Related articles:
Dog Longevity Survey Part I
Dog Longevity Survey Part II
Dog Longevity Survey Part I Results
How Important Is Weight Management for Longevity?

22 comments

  1. This is such a great analogy. It really drives home what it must feel like for dogs who are constantly in stress mode.

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    1. Thank you; I was really trying to drive the point home.

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  2. Stress is such a scary thing, for people and dogs. Ringo came to us with a lot of fears and anxiety and we work all the time to show him that the world is not that scary of a place, at least not anymore. He's made such great progress with strangers, both outside and in the house. Now we're working on strange dogs. He likes them, but starts out so unsure and stressed out. We're getting there though!

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    1. I'm glad Ringo is learning that the world isn't such a scary place. He's so lucky to be with you.

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  3. Your car analogy is a really good one. Yes, chronic stress really wreaks havoc on physical and emotional health for both dogs and humans.

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    1. What people often forget is how much scarier world is for dogs. We can learn things in other ways, reason them out. For dogs, proper socialization is the only way they can learn about things not being scary. Many things don't make any sense to them at all instinctualy.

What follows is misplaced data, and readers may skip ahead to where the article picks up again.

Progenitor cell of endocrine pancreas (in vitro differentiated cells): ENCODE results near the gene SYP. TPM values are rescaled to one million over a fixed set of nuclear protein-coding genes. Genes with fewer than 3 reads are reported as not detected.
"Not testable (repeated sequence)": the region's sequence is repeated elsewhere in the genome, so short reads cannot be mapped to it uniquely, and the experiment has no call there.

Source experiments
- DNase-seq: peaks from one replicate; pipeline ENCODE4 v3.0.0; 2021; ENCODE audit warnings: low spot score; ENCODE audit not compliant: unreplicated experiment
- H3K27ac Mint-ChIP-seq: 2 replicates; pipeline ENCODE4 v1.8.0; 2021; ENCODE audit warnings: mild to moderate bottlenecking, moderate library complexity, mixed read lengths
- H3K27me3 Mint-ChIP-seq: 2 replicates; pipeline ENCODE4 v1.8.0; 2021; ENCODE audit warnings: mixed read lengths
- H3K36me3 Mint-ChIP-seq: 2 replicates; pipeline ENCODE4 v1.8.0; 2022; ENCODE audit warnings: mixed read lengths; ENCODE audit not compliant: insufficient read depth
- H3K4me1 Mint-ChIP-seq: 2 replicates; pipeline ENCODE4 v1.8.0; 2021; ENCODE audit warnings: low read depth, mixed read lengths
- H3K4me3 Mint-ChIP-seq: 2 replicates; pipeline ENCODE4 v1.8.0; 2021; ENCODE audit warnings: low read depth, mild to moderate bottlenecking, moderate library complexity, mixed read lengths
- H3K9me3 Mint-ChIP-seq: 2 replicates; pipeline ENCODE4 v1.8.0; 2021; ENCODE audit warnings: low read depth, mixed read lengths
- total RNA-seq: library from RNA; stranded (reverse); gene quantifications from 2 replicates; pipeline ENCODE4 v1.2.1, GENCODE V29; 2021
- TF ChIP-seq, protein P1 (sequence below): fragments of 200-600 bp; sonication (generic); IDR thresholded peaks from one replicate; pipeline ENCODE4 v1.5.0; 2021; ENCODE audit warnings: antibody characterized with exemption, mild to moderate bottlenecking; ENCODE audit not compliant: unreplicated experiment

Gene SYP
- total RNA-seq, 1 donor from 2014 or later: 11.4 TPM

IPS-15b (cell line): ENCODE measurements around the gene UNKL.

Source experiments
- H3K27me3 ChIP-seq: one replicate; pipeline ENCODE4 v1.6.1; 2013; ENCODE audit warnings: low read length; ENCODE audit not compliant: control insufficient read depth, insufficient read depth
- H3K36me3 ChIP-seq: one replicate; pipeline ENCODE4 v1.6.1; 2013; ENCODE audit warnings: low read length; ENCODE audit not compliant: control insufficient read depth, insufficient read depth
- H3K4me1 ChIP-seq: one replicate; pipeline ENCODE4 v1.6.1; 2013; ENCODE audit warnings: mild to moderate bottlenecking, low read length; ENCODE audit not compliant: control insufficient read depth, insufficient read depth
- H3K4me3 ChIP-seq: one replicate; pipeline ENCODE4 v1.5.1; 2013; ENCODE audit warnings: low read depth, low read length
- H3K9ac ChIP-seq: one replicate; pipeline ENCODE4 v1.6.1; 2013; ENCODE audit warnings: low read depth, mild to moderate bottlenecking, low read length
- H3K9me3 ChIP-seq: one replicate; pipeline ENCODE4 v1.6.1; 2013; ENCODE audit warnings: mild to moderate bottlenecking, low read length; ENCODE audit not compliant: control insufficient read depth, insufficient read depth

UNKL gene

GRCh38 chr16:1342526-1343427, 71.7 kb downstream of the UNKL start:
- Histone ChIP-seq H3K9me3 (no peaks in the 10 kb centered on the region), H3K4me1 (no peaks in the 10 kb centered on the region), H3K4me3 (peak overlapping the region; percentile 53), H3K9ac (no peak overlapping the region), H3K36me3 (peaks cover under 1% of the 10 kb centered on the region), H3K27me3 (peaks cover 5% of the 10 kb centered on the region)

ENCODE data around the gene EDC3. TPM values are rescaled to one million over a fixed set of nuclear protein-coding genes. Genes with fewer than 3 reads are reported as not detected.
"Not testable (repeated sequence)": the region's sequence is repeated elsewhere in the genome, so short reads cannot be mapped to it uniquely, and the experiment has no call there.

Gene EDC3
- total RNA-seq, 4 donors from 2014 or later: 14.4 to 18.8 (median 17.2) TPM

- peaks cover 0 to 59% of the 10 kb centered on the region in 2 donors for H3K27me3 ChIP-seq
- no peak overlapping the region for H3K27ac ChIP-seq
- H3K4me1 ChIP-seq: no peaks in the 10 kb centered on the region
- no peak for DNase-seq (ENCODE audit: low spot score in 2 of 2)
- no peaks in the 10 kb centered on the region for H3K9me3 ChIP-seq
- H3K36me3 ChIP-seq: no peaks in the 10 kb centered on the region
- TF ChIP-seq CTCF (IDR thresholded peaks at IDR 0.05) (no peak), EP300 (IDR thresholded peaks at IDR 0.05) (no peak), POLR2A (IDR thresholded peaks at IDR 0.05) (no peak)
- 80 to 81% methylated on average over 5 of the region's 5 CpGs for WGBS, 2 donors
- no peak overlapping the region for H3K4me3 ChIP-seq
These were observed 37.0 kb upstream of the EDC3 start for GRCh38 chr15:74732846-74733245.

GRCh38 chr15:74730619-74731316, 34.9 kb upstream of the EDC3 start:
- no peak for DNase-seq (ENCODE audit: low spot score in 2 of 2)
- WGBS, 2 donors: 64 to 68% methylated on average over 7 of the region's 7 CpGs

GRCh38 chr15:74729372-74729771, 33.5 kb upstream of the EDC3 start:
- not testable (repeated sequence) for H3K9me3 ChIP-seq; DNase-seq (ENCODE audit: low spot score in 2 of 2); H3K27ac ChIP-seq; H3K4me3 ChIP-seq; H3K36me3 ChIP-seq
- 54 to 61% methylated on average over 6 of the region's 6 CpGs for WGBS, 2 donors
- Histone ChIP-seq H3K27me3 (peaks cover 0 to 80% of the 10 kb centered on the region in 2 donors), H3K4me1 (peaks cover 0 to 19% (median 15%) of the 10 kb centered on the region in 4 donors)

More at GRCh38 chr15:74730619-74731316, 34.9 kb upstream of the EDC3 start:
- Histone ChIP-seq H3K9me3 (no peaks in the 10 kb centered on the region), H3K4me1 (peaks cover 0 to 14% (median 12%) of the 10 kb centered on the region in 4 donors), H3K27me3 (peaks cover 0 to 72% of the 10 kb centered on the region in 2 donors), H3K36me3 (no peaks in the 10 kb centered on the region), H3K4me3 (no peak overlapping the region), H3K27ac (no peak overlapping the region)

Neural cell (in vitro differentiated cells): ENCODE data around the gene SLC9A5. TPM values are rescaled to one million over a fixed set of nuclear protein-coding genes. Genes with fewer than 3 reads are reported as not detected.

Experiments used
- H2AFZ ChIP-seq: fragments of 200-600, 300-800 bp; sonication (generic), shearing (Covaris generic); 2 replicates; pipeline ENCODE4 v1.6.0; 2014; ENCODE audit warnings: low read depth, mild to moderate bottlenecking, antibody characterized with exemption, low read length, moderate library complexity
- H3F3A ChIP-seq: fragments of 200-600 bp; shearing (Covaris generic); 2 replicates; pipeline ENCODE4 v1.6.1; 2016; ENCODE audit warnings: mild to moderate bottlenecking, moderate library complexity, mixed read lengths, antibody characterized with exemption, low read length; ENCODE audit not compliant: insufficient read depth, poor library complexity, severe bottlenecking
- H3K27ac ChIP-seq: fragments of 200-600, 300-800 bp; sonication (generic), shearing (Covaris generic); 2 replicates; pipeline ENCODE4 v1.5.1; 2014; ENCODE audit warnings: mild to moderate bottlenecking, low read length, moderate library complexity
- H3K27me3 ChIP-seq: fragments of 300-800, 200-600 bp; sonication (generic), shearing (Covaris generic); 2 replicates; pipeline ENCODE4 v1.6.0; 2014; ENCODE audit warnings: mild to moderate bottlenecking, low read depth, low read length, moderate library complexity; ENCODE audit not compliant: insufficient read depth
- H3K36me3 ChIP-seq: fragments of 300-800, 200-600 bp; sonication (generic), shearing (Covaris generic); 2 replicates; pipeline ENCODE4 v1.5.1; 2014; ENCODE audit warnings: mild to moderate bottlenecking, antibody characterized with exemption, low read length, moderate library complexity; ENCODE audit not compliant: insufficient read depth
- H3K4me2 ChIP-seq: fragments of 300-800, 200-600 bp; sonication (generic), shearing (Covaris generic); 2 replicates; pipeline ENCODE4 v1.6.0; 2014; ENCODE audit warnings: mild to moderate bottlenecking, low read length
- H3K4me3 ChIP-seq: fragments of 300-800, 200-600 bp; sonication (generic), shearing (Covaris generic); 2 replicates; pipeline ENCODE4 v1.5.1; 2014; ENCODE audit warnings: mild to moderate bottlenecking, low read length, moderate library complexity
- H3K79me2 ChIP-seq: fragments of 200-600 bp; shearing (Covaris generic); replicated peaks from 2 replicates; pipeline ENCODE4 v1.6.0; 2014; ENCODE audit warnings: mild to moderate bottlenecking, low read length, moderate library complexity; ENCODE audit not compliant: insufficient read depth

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  4. I wish more people understood that mammals are mammals and, in so many ways, human, dogs, cats and other mammals have similar experiences to stress. It's not good for us and it' not good for our pets either!

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    1. I think the question is whether people don't understand that dogs can feel anxiety or they don't understand how everyday things can be source of it.

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  5. Great post and it took me time to get Layla to feel comfortable to go on walks or dog parks but today have no problems. With her aging I am having a problem of her going out at nights like we used to for long walks so now it is just around the block which she is ok with unless it is raining. I try to keep her walks as stress free as possible and one thing that works for us is I let her lead the way she wants to go and the off we go